If a person can change their sex, can they change their age or their race?

The Little Grey Book on Sex and Transgender questions the ideology (a philosophical “belief” with a political agenda) of transgenderism. The transgender world view says that laws should recognise a person’s fluid “gender identity” other than, or in place of, their fixed biological sex.

Transgenderism has many conundrums.

Are we all on a spectrum between 100 per cent male and 100 per cent female, or are we all just male or female?

Should biological girls be obliged to accept biological boys who identify as women in their safe spaces at schools? Should two biological men who identify as women be recognised as lesbians?

Activists demand gender neutral language, sports, restrooms, change rooms, etc. This treats men and women as same-same, uniform … one shade of grey. Isn’t this the opposite of “diversity”?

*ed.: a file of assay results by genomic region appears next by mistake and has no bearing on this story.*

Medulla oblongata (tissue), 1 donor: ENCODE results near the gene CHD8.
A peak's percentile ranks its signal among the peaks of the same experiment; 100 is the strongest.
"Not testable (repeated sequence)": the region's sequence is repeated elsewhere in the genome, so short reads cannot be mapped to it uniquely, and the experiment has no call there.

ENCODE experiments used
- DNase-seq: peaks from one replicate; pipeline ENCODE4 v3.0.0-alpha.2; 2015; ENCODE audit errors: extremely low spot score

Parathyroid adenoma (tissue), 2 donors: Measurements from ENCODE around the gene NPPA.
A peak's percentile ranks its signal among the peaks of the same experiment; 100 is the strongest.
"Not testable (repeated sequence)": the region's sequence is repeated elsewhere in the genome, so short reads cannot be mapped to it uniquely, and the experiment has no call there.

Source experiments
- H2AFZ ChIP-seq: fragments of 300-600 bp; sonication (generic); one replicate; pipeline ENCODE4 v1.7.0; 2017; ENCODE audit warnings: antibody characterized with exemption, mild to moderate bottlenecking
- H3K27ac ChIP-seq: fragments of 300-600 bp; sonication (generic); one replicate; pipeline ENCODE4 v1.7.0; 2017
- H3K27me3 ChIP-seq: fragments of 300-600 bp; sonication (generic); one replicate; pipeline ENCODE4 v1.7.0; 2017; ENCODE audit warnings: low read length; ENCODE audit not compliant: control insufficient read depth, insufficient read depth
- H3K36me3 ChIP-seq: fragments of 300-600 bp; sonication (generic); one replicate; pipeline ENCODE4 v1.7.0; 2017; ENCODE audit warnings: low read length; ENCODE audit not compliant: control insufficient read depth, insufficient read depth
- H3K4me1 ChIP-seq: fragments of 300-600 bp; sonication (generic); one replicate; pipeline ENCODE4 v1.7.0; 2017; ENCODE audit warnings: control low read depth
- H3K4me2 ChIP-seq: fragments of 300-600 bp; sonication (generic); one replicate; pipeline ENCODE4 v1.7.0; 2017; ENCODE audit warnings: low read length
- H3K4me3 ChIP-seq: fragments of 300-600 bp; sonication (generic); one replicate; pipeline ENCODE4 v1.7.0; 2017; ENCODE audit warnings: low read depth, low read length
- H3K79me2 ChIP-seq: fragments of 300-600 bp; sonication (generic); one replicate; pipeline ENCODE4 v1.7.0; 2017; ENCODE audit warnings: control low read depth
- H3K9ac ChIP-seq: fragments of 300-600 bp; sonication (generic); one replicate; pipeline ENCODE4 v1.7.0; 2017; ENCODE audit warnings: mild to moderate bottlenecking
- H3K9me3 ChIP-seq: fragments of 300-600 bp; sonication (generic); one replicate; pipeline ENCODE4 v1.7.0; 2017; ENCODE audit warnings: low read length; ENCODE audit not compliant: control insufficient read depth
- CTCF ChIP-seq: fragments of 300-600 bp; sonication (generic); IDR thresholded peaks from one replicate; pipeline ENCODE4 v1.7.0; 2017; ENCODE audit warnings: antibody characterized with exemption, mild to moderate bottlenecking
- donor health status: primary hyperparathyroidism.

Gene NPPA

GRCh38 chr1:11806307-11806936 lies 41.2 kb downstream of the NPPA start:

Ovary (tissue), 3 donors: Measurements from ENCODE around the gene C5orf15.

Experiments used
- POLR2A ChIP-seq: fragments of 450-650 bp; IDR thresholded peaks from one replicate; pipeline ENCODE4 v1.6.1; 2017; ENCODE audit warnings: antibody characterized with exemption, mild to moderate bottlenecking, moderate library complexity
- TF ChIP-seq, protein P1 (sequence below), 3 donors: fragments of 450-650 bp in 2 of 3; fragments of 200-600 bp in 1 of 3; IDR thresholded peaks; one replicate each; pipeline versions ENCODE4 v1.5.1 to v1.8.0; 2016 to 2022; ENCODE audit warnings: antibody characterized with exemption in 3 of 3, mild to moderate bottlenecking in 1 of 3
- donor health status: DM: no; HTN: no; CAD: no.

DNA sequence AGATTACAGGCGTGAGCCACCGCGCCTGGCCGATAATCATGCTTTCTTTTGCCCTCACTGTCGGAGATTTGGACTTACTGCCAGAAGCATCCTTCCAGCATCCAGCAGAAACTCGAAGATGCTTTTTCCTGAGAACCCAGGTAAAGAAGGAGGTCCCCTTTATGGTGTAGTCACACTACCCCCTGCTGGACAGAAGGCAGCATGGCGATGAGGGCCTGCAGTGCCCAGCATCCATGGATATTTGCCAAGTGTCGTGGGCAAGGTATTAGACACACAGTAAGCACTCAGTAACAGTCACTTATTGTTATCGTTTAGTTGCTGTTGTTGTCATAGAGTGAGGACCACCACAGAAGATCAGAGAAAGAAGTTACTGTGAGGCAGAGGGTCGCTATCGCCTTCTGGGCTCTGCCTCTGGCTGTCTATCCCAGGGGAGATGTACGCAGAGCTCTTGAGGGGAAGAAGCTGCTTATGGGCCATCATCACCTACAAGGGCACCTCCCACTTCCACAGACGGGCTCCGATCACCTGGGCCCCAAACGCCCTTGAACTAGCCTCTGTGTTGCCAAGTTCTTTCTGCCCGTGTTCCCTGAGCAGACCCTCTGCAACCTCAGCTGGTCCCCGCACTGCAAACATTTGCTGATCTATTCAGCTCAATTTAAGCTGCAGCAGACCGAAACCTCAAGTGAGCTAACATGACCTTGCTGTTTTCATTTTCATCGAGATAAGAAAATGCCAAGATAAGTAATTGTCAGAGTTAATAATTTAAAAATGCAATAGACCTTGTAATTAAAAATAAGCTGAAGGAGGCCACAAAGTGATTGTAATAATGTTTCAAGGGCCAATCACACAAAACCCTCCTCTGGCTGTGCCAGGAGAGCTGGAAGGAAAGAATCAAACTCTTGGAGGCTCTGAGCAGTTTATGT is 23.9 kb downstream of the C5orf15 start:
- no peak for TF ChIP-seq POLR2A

Why should “gender identity” laws oblige everyone – on threat of legal, professional, employment and cultural sanctions – to give biological men who identify as women the same rights as biological women?

Transgender laws make gender identity a “state established belief”, like a state established religion, creating deep conflicts with the vast majority of people who hold to the biological world view that their sex is fixed.

Patrick Byrne asks searching questions about the impact of gender identity laws on ordinary people and democracy.

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